Meniscus Tears

Have you been experiencing knee pain that is limiting you during your daily activities and wonder if your meniscus is involved? Or perhaps you’ve gone to see a physician and have been told that you have a torn meniscus and are unsure of what the next step is?

What is a meniscus anyway?

The meniscus is a piece of fibrocartilage that is found between our knee joint, serving to provide  cushioning and absorb forces between our femur (thigh bone) and our tibia (shin bone) as we walk, run, and squat. There are two menisci in each of our knees; one located in the inner (medial) part of the joint and one in the outer (lateral) part of the joint.  While tears to the medial meniscus are more common, either one can suffer a tear and cause pain, swelling, loss of range of motion, and a catching or locking sensation.

Meniscal tears are generally divided into two broad categories as either acute or degenerative. Acute tears occur more frequently in younger, athletic populations, most often due to direct trauma or twisting on a bent knee. Degenerative tears, on the other hand,  are found more frequently in older populations because of gradual wear on meniscus over the years which make a tear more likely during regular activities.


So what happens next?

While surgery may sometimes be necessary depending on the type and location of the tear, this is not always the case. In fact, studies have shown that, in particular with degenerative tears, physical therapy can be just as effective in reducing pain and improving knee function! In cases where surgery is ultimately required, either due to the type of tear or because conservative treatment was not enough to resolve your symptoms, our physical therapists can help guide your recovery.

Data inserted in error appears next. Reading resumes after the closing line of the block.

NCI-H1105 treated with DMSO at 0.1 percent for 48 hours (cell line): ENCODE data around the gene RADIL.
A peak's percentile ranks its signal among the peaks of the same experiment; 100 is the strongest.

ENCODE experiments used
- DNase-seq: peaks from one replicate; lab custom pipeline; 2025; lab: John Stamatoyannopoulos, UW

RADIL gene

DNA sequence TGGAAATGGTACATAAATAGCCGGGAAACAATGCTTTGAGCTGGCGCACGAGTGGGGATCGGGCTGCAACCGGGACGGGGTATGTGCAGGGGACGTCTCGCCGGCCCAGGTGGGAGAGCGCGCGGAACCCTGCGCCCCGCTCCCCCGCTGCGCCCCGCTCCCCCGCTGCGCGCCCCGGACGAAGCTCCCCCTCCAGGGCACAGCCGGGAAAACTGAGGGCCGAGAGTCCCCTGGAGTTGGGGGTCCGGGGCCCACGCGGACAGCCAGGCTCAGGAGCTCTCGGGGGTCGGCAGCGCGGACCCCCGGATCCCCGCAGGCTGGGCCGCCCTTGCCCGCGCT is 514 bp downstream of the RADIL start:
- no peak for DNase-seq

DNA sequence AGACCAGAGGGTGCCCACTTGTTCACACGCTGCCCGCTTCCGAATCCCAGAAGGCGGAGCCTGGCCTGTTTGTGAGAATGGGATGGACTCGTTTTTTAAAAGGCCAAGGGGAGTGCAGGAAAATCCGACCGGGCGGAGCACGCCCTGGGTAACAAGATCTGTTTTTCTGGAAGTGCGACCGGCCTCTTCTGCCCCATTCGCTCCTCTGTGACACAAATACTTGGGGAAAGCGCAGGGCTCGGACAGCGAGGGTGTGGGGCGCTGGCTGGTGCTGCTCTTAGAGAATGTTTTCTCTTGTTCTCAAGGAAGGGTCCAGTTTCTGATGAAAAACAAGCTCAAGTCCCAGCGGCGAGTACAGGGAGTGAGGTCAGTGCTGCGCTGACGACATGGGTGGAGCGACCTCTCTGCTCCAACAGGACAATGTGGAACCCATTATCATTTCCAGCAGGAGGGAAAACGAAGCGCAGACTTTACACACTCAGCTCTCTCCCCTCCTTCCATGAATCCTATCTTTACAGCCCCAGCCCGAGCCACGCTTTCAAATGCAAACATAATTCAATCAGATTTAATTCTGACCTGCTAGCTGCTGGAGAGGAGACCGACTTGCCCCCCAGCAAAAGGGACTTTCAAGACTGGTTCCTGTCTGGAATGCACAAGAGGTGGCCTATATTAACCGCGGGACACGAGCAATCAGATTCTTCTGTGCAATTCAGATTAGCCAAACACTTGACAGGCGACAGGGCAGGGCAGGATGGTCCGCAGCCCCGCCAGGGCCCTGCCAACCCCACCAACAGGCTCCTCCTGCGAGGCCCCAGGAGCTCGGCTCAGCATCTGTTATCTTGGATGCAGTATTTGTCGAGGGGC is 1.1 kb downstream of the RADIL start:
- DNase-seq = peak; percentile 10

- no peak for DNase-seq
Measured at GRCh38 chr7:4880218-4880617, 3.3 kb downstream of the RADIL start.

Following a thorough evaluation which includes a detailed history and special tests, our therapists will devise an individualized program alongside you to help you reach your goals. Treatment can consist of various techniques, including:

  • Joint mobilizations and soft tissue manipulation techniques to reduce swelling and restore range of motion
  • Modalities such as ice, heat, and electrical stimulation which can decrease pain and improve muscle function
  • Therapeutic exercises to strengthen the muscles of your core, hip, thigh, and ankle in order to reduce the amount of stress on your meniscus and provide additional stability. As you progress through your rehab so will your exercise program to help ensure you are able to return to your daily and recreational activities.

If you’ve recently suffered from a meniscus tear, or have knee pain in general, contact us for an evaluation and we will help you progress to your best!

Are you ready to start therapy?

A licensed therapist performs your treatment. Schedule your appointment now!